John Blake, the executive vice president of communications for the Texas Rangers, announced tonight on his personal Twitter feed that shortstop prospect Jurickson Profar will join up with Team Netherlands for the four-team, single-elimination Championship Round of the World Baseball Classic.
Profar stayed back in Rangers camp when the 2013 WBC began because he wanted to focus on winning a spot on the Opening Day roster. It didn’t help that Netherlands has had to play its games in Asia.
But now that there’s a real shot at the title, Profar has decided — with the encouragement of Rangers manager Ron Washington — to head to San Francisco. That’s where the four finalists will face off in a true semifinal. Profar is batting .222 with a .654 OPS in the Cactus League, and the Rangers are probably thinking that a change of scenery might help his psyche.
Widely considered the best prospect in baseball, Profar hit .281/.368/.452 with 14 home runs, 62 RBI and 16 stolen bases over 126 games last year at Double-A. He is also a strong defender at shortstop and could certainly have an impact on the remaining games of this tournament. The 20-year-old is a native of Curacao, an island off the coast of Venezuela. It’s a constituent country of the Netherlands.
The Cubs announced on Wednesday that pitcher Brett Anderson was activated from the 60-day disabled list and subsequently designated for assignment to open up a spot on the 40-man roster.
Anderson, 29, had been out since May 7 with a lower back strain. Across six starts prior to the injury, the lefty yielded 20 earned runs on 34 hits and 12 walks with 16 strikeouts in 22 innings. He has logged just 33 1/3 innings over the last two seasons and has crossed the 50-inning threshold just since dating back to 2011.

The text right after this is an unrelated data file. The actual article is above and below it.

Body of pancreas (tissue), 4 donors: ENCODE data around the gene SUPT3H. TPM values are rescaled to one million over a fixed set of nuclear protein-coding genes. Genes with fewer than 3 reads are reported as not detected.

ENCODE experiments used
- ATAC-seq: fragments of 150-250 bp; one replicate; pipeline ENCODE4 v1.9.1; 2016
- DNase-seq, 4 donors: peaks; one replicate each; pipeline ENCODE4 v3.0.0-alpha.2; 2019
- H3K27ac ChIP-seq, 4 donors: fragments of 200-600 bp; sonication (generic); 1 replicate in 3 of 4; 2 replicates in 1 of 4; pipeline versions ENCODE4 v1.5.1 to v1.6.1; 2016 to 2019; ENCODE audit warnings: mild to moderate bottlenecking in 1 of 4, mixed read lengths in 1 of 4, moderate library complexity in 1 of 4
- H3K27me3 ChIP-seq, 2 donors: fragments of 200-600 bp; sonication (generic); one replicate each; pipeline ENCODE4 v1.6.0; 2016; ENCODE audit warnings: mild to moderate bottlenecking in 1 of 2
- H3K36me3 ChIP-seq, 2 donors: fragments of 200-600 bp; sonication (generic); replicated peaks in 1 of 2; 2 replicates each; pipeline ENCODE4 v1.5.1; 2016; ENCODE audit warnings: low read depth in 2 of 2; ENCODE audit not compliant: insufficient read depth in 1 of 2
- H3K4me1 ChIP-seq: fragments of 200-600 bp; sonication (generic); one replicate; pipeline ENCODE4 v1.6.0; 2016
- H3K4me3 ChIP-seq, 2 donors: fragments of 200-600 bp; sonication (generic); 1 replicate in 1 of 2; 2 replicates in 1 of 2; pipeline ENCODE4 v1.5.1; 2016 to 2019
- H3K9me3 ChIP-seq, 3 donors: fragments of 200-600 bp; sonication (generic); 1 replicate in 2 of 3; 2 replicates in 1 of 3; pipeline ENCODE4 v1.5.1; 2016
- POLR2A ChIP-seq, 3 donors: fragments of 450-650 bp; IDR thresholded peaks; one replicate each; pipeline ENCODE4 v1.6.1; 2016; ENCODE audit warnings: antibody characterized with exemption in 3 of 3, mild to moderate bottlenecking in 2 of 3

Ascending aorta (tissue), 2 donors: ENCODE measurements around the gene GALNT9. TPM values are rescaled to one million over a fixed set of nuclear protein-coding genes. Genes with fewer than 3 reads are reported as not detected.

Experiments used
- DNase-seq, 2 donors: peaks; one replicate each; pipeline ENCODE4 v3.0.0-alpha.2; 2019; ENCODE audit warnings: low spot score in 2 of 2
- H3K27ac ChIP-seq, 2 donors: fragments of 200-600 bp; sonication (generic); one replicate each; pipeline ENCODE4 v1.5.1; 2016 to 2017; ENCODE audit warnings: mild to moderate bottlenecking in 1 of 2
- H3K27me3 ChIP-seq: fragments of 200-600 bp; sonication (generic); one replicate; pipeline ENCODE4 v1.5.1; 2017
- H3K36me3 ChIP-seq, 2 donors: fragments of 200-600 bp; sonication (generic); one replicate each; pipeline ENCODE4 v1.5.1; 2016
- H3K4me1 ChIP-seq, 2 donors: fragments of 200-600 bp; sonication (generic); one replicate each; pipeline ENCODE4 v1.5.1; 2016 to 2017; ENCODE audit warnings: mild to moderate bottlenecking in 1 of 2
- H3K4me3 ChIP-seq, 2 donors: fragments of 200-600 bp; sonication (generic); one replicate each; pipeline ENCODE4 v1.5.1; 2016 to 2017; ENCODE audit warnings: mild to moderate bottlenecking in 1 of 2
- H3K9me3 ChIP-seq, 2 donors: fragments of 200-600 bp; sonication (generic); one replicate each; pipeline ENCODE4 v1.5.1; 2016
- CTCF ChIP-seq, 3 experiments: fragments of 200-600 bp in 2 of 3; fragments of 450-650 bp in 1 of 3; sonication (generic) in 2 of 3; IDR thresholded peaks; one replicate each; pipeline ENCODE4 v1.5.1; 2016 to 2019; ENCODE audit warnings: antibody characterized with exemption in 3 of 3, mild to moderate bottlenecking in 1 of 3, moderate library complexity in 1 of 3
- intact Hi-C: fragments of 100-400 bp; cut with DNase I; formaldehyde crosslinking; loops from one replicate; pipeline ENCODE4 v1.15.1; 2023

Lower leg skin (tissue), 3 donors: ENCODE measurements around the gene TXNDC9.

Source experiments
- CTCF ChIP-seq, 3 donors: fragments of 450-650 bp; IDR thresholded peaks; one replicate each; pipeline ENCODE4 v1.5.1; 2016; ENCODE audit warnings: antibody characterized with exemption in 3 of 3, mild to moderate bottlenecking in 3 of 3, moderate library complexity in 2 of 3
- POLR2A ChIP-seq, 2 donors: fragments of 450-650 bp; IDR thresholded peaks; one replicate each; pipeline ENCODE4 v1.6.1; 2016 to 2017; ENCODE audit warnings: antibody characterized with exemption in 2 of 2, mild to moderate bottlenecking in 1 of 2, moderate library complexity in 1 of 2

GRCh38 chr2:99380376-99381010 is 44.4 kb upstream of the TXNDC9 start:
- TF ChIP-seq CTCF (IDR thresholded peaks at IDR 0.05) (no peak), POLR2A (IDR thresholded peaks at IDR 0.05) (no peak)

Despite his lengthy injury history, Anderson will likely still draw some interest once he becomes a free agent as he throws with his left hand and can be had for the major league minimum salary.
Reds infielder Dilson Herrera will undergo surgery to remove bone spurs from his right shoulder. His season is over.
Herrera, you may recall, was acquired from the Mets in the Jay Bruce trade last year. He played in 49 games for the Mets, but spent all of last year and this year in the minors. In parts of seven minor league seasons he’s hit .295/.357/.461 with 67 homers and 87 stolen bases in 631 games.
Herrera, one time a top-5 prospect of the Mets, was expected to play in the bigs this year, but hasn’t. He was expected to challenge for the starting second base job for the Reds next year, but that’s obviously in doubt now. The worst part: he’ll be out of minor league options next year, so the Reds will be pressured to either put him on the big league roster fresh off an injury or else risk losing him via waivers, which I suspect he’d be unlikely to clear.